Customer lifetime value: what it is and why it’s important

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Patrick Cumming

What is customer lifetime value?

Customer lifetime value (CLV) is the lifetime monetary value of an average customer.

Here’s a great explanation from Shopify:

“The lifetime value of a customer, or customer lifetime value (CLV), represents the total amount of money a customer is expected to spend in your business, or on your products, during their lifetime.”

Providing you’re close to your numbers, calculating CLV is pretty straightforward. To do it, you’ll need to know:

  • The average order value of your customers
  • The average number of orders generated per customer
  • The average number of years a customer shops with you

To work out your CLV, you’ll need to multiply the average order value by the average number of orders per year. Then, you’ll multiply the result by the average number of years a customer stays with you to get the result.

Let’s use an example.

Imagine you run a clothing business. An average customer spends £40 per order, shops with you five times a year and stays with you for ten years.

First, we’ll multiply £40 by 5. This sum shows us an average customer is worth £200 per year. We’ll then multiply this figure by 10, showing us that the average customer lifetime value is £2,000.

Let’s take a look at why understanding this figure is so valuable.

Why is measuring customer lifetime value important?

Measuring CLV is crucial because it gives you the most accurate reflection of your marketing efforts’ success.

Let’s say our clothing business launches a social media marketing campaign to an audience that excludes current customers. It costs them £4,000 to run and also gives them a return of £4,000.

On the surface, they’re breaking even.

However, when we consider CLV, the actual return of the campaign is much higher.

With an average order value of £40, we can accurately estimate the campaign brought in 100 new customers.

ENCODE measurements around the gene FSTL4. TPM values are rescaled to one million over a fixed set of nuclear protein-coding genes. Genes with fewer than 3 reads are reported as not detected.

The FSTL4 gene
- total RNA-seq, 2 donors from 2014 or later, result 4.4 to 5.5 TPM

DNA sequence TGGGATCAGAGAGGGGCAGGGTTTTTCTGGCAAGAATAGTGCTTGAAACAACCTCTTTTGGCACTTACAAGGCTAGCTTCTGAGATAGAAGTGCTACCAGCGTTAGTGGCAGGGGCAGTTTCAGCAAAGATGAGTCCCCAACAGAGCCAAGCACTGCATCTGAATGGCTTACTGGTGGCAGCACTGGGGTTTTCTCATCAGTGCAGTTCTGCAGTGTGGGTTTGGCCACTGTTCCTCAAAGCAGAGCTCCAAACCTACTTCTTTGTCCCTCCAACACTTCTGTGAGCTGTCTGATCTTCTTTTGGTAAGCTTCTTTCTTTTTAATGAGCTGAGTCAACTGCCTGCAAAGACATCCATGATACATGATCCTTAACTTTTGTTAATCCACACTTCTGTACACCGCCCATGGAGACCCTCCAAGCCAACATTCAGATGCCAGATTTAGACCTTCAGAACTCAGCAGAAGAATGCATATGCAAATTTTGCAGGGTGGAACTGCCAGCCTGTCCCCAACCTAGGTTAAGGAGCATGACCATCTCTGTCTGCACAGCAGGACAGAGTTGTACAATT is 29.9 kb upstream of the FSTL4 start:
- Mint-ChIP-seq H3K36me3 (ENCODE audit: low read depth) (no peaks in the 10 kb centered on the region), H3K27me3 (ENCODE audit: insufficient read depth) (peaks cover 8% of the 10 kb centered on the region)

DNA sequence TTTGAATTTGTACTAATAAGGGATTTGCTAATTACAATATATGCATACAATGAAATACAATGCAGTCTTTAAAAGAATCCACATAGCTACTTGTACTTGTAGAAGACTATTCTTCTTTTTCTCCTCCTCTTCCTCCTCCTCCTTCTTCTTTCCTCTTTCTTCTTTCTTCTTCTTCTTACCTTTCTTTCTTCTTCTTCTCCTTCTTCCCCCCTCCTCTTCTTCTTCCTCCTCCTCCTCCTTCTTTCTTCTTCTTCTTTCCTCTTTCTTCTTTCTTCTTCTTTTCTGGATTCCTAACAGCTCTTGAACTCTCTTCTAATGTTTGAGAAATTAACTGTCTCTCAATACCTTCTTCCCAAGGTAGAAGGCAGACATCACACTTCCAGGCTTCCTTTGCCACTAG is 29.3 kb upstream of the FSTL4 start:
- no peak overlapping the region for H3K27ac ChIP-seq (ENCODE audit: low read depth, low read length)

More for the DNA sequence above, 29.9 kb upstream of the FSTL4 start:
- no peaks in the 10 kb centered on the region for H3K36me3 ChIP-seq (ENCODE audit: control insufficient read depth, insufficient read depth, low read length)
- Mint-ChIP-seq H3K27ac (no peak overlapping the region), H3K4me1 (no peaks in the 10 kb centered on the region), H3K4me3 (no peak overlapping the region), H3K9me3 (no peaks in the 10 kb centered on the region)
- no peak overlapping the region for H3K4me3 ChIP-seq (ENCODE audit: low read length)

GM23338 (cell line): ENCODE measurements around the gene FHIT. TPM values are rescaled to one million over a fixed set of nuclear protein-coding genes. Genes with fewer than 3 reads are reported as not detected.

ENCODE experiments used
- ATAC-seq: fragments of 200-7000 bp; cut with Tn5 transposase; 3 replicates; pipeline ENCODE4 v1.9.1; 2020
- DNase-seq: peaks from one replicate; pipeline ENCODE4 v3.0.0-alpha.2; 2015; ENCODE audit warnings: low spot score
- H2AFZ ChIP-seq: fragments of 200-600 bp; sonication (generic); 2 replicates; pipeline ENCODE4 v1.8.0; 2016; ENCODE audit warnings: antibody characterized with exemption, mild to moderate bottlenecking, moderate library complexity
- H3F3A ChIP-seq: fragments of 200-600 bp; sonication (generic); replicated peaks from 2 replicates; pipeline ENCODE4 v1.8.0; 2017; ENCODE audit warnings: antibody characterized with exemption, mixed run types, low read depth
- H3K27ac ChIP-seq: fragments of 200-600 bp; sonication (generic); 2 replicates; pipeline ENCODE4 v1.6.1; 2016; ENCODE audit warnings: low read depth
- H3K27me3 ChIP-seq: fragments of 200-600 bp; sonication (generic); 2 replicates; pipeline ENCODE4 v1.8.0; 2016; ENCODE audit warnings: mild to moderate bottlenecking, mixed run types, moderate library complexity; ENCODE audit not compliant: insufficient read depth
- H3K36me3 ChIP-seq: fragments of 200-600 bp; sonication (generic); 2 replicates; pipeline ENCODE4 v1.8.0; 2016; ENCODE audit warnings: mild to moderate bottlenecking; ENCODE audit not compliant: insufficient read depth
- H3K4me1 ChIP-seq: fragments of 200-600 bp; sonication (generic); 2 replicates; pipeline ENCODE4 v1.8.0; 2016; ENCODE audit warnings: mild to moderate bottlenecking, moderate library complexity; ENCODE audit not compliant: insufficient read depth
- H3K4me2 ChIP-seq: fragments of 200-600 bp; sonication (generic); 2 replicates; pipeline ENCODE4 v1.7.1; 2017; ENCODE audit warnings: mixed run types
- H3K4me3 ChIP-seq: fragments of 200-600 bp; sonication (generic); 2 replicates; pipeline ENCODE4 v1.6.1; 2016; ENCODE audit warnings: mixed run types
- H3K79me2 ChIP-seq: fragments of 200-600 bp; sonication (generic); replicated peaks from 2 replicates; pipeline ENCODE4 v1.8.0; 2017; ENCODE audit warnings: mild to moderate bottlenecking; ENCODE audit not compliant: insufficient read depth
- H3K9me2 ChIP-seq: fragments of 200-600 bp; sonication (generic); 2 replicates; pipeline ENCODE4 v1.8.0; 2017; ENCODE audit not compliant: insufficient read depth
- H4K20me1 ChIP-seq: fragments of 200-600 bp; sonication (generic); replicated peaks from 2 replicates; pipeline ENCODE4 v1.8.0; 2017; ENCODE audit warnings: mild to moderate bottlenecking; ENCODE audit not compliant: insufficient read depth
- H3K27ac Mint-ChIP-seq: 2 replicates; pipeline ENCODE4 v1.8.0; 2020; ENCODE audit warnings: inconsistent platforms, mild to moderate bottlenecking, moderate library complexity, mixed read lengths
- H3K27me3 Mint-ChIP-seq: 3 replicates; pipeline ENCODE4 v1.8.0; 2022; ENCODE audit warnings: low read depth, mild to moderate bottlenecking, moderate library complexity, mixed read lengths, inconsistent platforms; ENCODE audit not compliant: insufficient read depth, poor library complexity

If a customer’s lifetime value is £2,000, the campaign will bring in £200,000 over ten years. That’s an immense 50X return on investment.

When we say marketing is an investment, not an expense, this is what we mean. You reap the rewards of a good campaign long after it finishes.

The advantages of measuring CLV

As you can see, measuring CLV is crucial because it provides the most accurate reflection of your marketing’s success.

But, there are several additional advantages you can also expect:

  • Understanding CLV helps you establish how much to spend on new customer acquisition. For example, with our clothing store, we can comfortably afford to pay £200 to acquire a new customer as we know we’ll recoup that cost ten times over during their lifetime.
  • It helps you understand and nurture relationships with your highest value customers. The higher value a customer is, the more likely they are to shop with you again. You can then deliver tailored marketing to these customers to improve overall CLV.
  • High CLV customers are often brand advocates. Providing you treat them well through nurturing the relationship, they’ll reward you with word-of-mouth brand awareness and new business.
  • Understanding who your highest lifetime value customers are can support product development. For instance, if our clothing store’s highest lifetime value customers regularly buy t-shirts but rarely buy shorts, we might want to invest more time developing new t-shirt designs.

Wrap-up

It’s worth noting that it’s far easier to improve something if you measure it than if you don’t.

In the example above, we used a static CLV. However, in an ideal situation, you should aim to increase your CLV over time.

When you factor in increased CLV through additional marketing channels, the return on marketing costs exponentially grows.

Measuring CLV is the most effective way of making this happen AND getting the maximum return from your marketing.

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